Rome’s Fallen Eagle by Robert Fabbri


Caligula lies dead by the hands of assassins.  Claudius, the drooling fool is proclaimed Emperor but his rule will be a short one unless he wins over the legions.  To do that his three conniving freedmen, Narcissus, Pallas and Callistus, concoct a scheme of breath taking magnitude.  Thus we find Vespasian and his brother Sabinus on a seemingly impossible mission to find and return the lost Eagle of the 17th Legion; lost 30 years prior in the Teutoburg Forest massacre.  What follows is a masterful story of danger, excitement and unrelenting action coupled with the snake-oil, behind the scenes plotting of the powers behind Claudius; not only of his freedmen but of his devious wife Messalina.  Mr. Fabbri has created a compelling tale of Vespasian and his ever increasing belief in himself and his destiny.  His leadership qualities and his abilities as a warrior come to the fore in this volume of what is a great series of books.  From the vast and dark forests of Germania to the savage battles fought for Claudius’ benefit in Britain, Rome’s Fallen Eagle takes the reader on a splendid ride indeed.  5 stars

Hero of Rome by Douglas Jackson

When I mentioned on social networks that I was reading Hero of Rome by Douglas Jackson I was informed that I was going to love this book.  Well between the time I started it and finished it I had begun writing my own novel(my first)…the main reason it took me so long to finish Hero.  Normally I would have read a book this intriguing in a much shorter time frame but I needed to take time to get my efforts off the ground.  The biggest problem I have encountered while having both balls in the air is this; Douglas Jackson is masterful.  If I can be one-quarter as descriptive…if I can be one-tenth the character developer that he is, I will be a happy author.  He has written a book that draws you right into the hearts and minds of his characters, most especially the main character, Gaius Valerius Verrens.

The place is Britain prior to and then during Boudicca’s revolt.  Valerius is a Tribune assigned to Colonia, the town where the temple to Claudius was built.  He is due to return to Rome to begin his climb up the political ladder but finds himself instead in an impossible situation having to defend the town against a force of really ticked off British tribes that is at least ten times larger than what he has at his disposal.  The first part of the book deals with the politics and policies used by Rome to bring Britain into “civilization”.  Naturally some Roman officials are overly dismissive of these barbarians in their charge and that is the fuel that ignites the tinderbox that Boudicca fans into a full fledged bloody revolt.  The last part of the book, the revolt itself, is an edge of the seat, page turning brilliant example of great historical fiction writing.  When I finished I knew I would be reading the rest of the books in this series which I am told by my social network friends are even better than the first.  Oh my!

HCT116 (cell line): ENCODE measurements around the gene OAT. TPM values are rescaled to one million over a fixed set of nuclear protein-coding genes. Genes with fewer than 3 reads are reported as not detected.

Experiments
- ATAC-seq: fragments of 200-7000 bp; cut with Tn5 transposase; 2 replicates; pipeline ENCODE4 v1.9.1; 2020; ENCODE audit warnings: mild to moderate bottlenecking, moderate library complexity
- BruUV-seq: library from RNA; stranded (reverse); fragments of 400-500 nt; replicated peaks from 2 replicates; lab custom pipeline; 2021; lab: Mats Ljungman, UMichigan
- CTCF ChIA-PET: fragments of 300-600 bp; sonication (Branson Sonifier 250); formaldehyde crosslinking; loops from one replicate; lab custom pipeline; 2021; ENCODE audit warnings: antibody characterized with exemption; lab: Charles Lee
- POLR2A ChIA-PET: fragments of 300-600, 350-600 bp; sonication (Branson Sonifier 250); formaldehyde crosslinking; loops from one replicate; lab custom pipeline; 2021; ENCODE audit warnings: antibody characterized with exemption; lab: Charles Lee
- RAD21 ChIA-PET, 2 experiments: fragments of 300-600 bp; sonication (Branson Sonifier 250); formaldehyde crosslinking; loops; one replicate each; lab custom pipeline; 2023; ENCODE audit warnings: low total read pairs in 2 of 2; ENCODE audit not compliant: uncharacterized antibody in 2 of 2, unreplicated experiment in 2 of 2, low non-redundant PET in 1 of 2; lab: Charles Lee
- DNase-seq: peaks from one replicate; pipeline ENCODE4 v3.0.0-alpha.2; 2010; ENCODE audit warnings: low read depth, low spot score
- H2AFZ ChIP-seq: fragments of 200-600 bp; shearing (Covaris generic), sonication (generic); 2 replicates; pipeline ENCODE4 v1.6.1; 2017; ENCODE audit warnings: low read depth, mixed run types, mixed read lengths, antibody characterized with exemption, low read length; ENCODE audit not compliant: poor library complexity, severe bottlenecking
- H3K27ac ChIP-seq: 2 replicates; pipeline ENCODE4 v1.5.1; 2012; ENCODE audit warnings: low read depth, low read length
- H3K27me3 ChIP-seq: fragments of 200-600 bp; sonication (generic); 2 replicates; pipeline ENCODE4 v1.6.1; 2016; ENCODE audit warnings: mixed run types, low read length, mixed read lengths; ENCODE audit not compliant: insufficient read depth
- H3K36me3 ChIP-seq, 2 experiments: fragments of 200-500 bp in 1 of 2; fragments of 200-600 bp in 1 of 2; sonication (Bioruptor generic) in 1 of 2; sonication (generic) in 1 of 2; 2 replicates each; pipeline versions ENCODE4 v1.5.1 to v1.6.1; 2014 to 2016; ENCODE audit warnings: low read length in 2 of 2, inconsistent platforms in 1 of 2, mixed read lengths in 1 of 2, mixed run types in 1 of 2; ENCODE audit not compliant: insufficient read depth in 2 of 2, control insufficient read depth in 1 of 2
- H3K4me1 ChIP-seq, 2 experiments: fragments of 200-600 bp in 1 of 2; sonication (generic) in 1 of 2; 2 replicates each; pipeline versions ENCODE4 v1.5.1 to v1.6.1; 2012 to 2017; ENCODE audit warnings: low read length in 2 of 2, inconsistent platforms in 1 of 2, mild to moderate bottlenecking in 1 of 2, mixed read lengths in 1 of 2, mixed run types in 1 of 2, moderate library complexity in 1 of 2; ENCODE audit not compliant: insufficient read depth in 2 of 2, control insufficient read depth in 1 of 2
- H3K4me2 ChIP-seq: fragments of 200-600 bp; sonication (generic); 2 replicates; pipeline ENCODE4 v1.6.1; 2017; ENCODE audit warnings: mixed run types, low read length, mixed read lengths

An Accidental King by Mark Patton

I must confess that while reading this I couldn’t help but wonder what one thing about the book really grabbed my attention; something to focus a review on.  As I continued, I gradually realized that it was the whole understated approach in this narrative that was the one thing.   Now that may sound strange but I found the author’s style to be subtle yes, but also descriptive and educational.  Let me set up the story a little, the narrator is Cogidubnus a priest and King of the Regenses and who was elevated to Great King of Britain by Claudius.  The point in the story where I saw through the subliminal like message of the text was Cogidubnus telling his audience of his first visit to Rome.  The awe inspiring splendor of Rome as seen through the eyes of a wattle and thatch hut existence woke me up to the descriptive talents of the author.

The protagonist sees himself as a priest first even after Claudius elevates him.  He always strives for a peaceful solution as this best pleases the gods, but there are times and events during his long reign that are far from peaceful.  He not only has to deal with the likes of Caratacos and Boudicca but with mostly uncaring, stubborn Roman officials.  There are exceptions to the avarice driven as Cogidubnus makes a lifelong friend in Vespasian and has a decent rapport with Claudius.  I really enjoyed how Vespasian was introduced into the story, cleverly done.

The ebb and flow of the tale meanders back and forth from events in the early and middle parts of Cogidubnus reign as Great King to the present day governorship of Agricola, the death of Vespasian and Titus the new Emperor.  It is an interesting time period and that brings me to another strong point of the narrative and that is; as you read this story you learn stuff.  I suppose that is to be expected given that the author is a historian and scholar, he probably can’t help himself.  🙂  The depth of detail speaks of meticulous research and knowledge of the subject matter and is subtle in delivery. Not like my college history professor who would pace from one end of the room to the other showering us with his wisdom when he would stop and exclaim, ‘Oh this is important, write this down word for word.’

This is an enjoyable read.  I rate it 4 stars.